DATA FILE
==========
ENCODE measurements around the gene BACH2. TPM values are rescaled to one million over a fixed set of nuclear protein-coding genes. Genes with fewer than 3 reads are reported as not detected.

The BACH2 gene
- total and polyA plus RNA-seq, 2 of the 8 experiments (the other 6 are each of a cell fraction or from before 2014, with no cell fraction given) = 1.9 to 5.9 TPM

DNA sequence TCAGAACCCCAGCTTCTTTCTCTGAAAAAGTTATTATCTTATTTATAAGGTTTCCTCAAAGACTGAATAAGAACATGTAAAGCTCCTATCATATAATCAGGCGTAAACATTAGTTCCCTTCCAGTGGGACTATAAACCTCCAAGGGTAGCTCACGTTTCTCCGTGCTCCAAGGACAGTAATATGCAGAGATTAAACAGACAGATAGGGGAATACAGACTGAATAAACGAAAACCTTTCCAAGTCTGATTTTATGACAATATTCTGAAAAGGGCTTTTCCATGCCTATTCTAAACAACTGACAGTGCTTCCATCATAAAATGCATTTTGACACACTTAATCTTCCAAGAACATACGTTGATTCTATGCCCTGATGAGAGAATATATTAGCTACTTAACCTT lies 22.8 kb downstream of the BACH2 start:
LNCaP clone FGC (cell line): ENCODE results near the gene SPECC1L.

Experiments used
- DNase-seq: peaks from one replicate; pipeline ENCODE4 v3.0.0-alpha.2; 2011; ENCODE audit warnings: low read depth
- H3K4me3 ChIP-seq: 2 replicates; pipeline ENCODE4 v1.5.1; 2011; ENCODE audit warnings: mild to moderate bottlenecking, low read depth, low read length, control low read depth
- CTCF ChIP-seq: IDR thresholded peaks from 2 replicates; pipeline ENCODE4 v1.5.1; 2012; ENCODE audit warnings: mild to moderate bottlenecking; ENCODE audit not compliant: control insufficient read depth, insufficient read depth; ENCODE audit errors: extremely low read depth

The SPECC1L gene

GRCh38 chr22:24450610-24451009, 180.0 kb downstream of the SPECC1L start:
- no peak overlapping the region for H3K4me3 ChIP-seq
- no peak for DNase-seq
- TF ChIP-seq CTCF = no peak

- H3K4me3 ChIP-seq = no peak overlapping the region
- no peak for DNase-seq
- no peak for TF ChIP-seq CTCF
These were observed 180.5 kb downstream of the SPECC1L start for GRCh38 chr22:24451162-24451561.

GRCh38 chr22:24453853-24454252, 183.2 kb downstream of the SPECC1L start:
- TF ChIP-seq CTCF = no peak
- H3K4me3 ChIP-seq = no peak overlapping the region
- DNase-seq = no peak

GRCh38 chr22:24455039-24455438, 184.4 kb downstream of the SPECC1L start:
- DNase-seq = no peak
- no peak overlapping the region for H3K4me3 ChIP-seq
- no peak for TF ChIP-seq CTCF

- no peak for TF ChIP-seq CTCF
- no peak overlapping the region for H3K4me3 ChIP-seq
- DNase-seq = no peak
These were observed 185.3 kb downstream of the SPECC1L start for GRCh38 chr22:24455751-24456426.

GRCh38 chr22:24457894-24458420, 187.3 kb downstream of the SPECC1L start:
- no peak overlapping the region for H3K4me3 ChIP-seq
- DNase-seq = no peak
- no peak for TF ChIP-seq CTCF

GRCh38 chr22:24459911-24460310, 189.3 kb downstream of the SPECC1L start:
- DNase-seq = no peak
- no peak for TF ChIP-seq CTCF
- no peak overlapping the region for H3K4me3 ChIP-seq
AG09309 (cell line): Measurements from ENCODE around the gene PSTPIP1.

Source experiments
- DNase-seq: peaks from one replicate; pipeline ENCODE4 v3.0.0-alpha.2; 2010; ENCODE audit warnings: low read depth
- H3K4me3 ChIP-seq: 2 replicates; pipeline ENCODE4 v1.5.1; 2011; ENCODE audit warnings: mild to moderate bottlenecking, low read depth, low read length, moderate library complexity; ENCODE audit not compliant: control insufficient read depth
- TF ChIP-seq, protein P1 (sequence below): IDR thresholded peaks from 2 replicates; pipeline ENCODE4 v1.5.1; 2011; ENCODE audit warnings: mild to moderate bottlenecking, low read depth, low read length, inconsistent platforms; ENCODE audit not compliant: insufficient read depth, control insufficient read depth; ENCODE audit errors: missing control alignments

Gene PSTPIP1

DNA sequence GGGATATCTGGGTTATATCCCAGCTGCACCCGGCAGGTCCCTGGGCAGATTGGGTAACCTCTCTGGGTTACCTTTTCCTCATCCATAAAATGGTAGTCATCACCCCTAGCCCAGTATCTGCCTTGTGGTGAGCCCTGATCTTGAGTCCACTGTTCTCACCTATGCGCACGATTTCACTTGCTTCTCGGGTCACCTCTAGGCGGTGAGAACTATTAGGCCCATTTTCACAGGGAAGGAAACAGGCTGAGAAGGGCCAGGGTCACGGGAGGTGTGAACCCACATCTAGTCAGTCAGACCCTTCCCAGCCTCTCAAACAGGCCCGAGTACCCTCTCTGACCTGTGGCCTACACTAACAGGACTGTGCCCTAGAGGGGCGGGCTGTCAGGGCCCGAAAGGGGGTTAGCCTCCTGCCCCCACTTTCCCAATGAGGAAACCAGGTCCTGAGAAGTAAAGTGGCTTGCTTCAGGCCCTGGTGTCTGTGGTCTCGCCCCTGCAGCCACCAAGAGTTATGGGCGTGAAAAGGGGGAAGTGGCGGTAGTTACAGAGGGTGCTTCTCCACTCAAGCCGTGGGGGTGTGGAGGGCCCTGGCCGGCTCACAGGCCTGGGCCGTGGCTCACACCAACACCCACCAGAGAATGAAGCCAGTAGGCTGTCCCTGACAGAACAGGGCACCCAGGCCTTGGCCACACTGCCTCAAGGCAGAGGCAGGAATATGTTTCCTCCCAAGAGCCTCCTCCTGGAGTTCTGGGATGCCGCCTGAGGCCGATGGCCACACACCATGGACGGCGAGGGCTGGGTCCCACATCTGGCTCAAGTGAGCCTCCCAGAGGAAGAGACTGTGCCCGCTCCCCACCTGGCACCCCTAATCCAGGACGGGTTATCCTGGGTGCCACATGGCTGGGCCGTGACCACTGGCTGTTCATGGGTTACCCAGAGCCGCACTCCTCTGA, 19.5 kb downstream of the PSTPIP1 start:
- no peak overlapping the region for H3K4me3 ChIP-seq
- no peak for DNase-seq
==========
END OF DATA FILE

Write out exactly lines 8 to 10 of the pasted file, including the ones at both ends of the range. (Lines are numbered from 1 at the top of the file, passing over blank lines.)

- H3K4me3 ChIP-seq: 2 replicates; pipeline ENCODE4 v1.5.1; 2011; ENCODE audit warnings: mild to moderate bottlenecking, low read depth, low read length, control low read depth
- CTCF ChIP-seq: IDR thresholded peaks from 2 replicates; pipeline ENCODE4 v1.5.1; 2012; ENCODE audit warnings: mild to moderate bottlenecking; ENCODE audit not compliant: control insufficient read depth, insufficient read depth; ENCODE audit errors: extremely low read depth

The SPECC1L gene